The Australian Competition and Consumer Commission (ACCC) today announced that it will not oppose TPG’s AUD$1.56 billion acquisition of iiNet. iiNet will seek federal court approval for acquisition tomorrow.
In a draft decision in March, Sims said he may block the stitch-up because it could hurt competition on the lucrative Sydney-Shanghai route in which the airlines now compete.
Success… China Eastern will have more of a process in Sydney and Cairns following the ACCC’s approval of a partnership with Qantas.
Passengers are set to benefit from Qantas now sharing China Eastern’s terminal in Shanghai which could shave off hours on layovers and open up new connecting flights within China.
After implementation, the acquisition will see TPG overtake Optus as Australia’s second biggest broadband provider with over 1.7 million customers.
However, ACCC chairman Rod Sims said on Friday that the airlines’ plans to add a significant number of new services, and an expanded range of destinations, would be a “significant public benefit”.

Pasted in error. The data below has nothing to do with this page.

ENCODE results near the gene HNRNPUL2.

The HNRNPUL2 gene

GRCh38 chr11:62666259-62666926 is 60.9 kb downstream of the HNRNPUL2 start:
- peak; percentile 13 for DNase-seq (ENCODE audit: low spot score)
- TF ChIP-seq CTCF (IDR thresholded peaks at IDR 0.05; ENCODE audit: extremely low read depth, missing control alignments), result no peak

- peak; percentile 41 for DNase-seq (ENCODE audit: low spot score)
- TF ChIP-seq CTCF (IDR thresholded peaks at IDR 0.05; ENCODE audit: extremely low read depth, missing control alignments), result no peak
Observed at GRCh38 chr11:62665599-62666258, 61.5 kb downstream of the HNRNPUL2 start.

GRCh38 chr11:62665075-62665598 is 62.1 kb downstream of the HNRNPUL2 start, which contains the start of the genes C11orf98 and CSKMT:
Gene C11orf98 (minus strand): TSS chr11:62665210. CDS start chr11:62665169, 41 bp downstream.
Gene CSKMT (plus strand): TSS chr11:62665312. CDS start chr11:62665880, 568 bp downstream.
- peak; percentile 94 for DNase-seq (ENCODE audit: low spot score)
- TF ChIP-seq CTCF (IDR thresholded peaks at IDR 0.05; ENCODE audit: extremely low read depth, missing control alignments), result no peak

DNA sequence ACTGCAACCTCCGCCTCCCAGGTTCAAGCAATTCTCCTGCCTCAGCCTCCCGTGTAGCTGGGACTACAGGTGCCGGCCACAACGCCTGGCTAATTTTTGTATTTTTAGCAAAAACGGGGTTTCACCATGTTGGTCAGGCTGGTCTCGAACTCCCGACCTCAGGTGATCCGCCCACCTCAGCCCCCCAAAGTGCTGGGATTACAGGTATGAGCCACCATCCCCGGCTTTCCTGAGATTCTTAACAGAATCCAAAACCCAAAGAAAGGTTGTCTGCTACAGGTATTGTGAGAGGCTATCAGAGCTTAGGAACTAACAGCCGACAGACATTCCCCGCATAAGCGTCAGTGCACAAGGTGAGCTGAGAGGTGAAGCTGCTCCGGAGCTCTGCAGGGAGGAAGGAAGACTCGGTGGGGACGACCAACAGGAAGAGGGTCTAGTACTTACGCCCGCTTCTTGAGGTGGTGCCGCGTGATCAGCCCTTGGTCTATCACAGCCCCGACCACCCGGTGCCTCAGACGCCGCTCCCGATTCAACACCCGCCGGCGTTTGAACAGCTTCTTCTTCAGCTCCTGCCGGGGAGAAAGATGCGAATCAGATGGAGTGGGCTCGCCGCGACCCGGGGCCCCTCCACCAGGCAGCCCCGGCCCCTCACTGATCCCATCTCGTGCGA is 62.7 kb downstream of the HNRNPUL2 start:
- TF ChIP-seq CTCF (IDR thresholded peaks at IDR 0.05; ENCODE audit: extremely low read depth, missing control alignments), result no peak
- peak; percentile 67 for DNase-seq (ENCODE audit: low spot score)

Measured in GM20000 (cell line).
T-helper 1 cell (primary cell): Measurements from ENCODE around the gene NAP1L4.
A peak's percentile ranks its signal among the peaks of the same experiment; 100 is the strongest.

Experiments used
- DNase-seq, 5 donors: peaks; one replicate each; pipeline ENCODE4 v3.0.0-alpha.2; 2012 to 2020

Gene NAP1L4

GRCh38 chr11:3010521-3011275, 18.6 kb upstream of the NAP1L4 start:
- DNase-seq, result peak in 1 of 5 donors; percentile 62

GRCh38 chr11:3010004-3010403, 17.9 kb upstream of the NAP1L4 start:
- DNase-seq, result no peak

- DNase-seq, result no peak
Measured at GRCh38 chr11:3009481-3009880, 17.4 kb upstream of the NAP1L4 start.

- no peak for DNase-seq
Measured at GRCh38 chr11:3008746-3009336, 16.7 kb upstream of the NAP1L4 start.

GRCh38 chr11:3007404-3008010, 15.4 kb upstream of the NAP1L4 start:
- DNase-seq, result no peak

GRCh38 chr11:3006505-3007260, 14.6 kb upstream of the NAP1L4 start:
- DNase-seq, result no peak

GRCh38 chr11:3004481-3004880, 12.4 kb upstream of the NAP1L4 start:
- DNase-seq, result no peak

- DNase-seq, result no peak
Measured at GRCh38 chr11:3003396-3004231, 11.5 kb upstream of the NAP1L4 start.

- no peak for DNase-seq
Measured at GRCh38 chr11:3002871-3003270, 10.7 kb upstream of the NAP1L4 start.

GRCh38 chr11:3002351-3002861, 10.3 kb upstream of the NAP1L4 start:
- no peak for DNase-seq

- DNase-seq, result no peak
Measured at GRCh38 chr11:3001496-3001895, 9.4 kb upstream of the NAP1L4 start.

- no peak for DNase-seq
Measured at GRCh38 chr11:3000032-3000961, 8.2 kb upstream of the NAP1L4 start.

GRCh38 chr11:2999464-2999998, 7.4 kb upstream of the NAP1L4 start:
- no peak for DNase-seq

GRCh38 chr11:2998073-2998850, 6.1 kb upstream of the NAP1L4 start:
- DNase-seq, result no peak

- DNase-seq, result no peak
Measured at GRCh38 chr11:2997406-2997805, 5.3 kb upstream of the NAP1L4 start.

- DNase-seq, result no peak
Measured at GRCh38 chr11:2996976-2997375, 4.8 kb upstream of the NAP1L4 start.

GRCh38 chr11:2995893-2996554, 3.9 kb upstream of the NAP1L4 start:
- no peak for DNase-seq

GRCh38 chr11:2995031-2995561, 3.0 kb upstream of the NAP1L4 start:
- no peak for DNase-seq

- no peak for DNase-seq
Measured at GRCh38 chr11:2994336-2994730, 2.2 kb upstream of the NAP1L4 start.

The ACCC has imposed conditions on the airlines that require them to boost capacity on routes between Australia and China by 21 per cent over the next five years, and report their monthly average fares.
Qantas also hit out at the regulator in May for failing to “appreciate the degree of competitive constraints” on it and China Eastern from other airlines such as Cathay Pacific and Singapore Airlines.
Mr Sims said it was not uncommon for airlines to charge higher fares for passengers on a point to point route where competition was limited.
Qantas Group chief executive Alan Joyce welcomed the decision.
China Eastern chairman Liu Shaoyong said the partnership would help generate more tourism and trade opportunities with Australia and provide more convenient travel options. “Doing so should result in significant expansion in their services between Australia and China”, the ACCC said.
The competition regulator has reversed course and approved a proposed alliance between Qantas Airways and China Eastern, but it has imposed strict capacity commitments and remains concerned the pair could look to take advantage of their dominant position on the Sydney-Shanghai route to raise airfares. “China is Australia’s most valuable inbound tourism market – projected to contribute up to AU$9 billion (US$6.6bn) annually to the Australian economy by 2020”.